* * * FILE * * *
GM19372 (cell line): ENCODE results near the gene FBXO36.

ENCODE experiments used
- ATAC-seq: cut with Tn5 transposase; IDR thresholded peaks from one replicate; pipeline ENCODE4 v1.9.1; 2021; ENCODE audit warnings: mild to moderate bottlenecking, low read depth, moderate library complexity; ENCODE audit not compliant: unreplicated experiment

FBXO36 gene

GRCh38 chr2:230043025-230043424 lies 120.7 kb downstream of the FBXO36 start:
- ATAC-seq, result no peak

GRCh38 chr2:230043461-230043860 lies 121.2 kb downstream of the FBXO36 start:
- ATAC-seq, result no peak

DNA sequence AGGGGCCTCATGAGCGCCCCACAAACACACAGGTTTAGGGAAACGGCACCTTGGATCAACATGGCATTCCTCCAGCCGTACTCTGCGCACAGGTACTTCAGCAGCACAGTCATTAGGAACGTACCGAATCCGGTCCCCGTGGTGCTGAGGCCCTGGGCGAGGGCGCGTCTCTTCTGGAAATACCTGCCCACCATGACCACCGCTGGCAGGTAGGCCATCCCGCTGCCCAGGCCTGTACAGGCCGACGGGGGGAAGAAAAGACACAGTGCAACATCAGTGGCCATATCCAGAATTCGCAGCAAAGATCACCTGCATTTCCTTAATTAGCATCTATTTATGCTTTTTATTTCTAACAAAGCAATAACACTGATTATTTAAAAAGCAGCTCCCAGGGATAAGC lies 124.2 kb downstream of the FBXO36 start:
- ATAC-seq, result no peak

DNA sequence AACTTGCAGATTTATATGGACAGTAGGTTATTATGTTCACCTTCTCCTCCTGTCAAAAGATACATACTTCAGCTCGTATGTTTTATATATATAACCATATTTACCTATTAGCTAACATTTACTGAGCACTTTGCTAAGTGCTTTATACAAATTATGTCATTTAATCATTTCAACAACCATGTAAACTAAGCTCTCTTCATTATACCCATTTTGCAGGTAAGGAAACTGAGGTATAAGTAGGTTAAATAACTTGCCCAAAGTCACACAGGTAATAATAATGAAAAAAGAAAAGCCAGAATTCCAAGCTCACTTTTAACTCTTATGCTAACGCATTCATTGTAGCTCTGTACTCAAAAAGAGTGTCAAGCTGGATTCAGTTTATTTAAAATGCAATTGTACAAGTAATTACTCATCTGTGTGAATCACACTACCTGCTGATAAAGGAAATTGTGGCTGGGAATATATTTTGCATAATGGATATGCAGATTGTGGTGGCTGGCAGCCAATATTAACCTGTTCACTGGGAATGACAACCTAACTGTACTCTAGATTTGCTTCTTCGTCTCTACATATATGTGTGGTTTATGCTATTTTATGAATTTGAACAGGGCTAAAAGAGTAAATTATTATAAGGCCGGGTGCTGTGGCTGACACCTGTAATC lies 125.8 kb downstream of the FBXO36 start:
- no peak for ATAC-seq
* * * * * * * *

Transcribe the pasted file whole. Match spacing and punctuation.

GM19372 (cell line): ENCODE results near the gene FBXO36.

ENCODE experiments used
- ATAC-seq: cut with Tn5 transposase; IDR thresholded peaks from one replicate; pipeline ENCODE4 v1.9.1; 2021; ENCODE audit warnings: mild to moderate bottlenecking, low read depth, moderate library complexity; ENCODE audit not compliant: unreplicated experiment

FBXO36 gene

GRCh38 chr2:230043025-230043424 lies 120.7 kb downstream of the FBXO36 start:
- ATAC-seq, result no peak

GRCh38 chr2:230043461-230043860 lies 121.2 kb downstream of the FBXO36 start:
- ATAC-seq, result no peak

DNA sequence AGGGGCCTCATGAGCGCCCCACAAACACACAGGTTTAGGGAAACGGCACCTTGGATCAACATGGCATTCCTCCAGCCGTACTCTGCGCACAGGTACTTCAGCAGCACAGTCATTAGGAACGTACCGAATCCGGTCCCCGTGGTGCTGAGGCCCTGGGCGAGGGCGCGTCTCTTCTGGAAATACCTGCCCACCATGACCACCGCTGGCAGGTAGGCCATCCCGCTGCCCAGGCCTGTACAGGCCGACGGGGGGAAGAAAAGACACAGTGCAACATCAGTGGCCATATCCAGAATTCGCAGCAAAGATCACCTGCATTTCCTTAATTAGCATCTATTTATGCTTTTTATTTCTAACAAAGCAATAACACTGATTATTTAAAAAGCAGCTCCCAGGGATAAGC lies 124.2 kb downstream of the FBXO36 start:
- ATAC-seq, result no peak

DNA sequence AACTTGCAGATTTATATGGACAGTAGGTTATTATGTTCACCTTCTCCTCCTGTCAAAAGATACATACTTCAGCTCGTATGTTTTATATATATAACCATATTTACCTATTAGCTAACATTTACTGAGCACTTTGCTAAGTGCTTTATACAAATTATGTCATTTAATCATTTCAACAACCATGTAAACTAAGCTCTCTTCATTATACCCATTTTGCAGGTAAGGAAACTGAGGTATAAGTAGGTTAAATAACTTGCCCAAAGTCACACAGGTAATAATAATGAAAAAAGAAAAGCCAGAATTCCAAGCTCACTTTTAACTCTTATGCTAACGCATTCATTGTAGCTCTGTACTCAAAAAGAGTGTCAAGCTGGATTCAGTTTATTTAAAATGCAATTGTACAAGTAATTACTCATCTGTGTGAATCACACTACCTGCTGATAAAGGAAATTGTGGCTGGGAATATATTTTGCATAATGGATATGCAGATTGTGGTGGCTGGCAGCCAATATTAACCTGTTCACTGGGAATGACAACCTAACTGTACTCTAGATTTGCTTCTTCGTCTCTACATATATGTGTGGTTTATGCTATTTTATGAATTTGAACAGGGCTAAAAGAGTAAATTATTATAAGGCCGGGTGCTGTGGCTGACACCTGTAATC lies 125.8 kb downstream of the FBXO36 start:
- no peak for ATAC-seq